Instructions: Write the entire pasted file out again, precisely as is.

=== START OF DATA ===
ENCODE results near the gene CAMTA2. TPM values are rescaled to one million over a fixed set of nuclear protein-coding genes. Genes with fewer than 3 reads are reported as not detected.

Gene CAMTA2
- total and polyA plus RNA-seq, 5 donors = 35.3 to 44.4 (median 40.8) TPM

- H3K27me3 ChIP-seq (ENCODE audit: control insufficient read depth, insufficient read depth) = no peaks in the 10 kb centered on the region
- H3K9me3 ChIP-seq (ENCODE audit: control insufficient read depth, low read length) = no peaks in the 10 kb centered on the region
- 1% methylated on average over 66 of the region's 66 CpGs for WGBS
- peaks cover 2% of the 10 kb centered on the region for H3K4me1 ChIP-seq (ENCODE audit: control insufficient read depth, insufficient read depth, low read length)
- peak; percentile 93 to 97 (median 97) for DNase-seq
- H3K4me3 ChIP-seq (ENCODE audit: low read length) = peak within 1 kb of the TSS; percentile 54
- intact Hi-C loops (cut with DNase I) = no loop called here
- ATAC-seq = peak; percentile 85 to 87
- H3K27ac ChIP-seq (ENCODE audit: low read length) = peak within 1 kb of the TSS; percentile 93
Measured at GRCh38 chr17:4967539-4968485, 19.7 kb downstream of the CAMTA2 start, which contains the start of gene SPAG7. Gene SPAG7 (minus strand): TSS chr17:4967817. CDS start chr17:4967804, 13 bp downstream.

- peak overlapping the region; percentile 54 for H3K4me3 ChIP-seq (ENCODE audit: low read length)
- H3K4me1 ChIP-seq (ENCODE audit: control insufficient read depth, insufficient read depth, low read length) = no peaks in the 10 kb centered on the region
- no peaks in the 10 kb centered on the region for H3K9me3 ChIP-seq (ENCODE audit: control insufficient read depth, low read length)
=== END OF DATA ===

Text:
ENCODE results near the gene CAMTA2. TPM values are rescaled to one million over a fixed set of nuclear protein-coding genes. Genes with fewer than 3 reads are reported as not detected.

Gene CAMTA2
- total and polyA plus RNA-seq, 5 donors = 35.3 to 44.4 (median 40.8) TPM

- H3K27me3 ChIP-seq (ENCODE audit: control insufficient read depth, insufficient read depth) = no peaks in the 10 kb centered on the region
- H3K9me3 ChIP-seq (ENCODE audit: control insufficient read depth, low read length) = no peaks in the 10 kb centered on the region
- 1% methylated on average over 66 of the region's 66 CpGs for WGBS
- peaks cover 2% of the 10 kb centered on the region for H3K4me1 ChIP-seq (ENCODE audit: control insufficient read depth, insufficient read depth, low read length)
- peak; percentile 93 to 97 (median 97) for DNase-seq
- H3K4me3 ChIP-seq (ENCODE audit: low read length) = peak within 1 kb of the TSS; percentile 54
- intact Hi-C loops (cut with DNase I) = no loop called here
- ATAC-seq = peak; percentile 85 to 87
- H3K27ac ChIP-seq (ENCODE audit: low read length) = peak within 1 kb of the TSS; percentile 93
Measured at GRCh38 chr17:4967539-4968485, 19.7 kb downstream of the CAMTA2 start, which contains the start of gene SPAG7. Gene SPAG7 (minus strand): TSS chr17:4967817. CDS start chr17:4967804, 13 bp downstream.

- peak overlapping the region; percentile 54 for H3K4me3 ChIP-seq (ENCODE audit: low read length)
- H3K4me1 ChIP-seq (ENCODE audit: control insufficient read depth, insufficient read depth, low read length) = no peaks in the 10 kb centered on the region
- no peaks in the 10 kb centered on the region for H3K9me3 ChIP-seq (ENCODE audit: control insufficient read depth, low read length)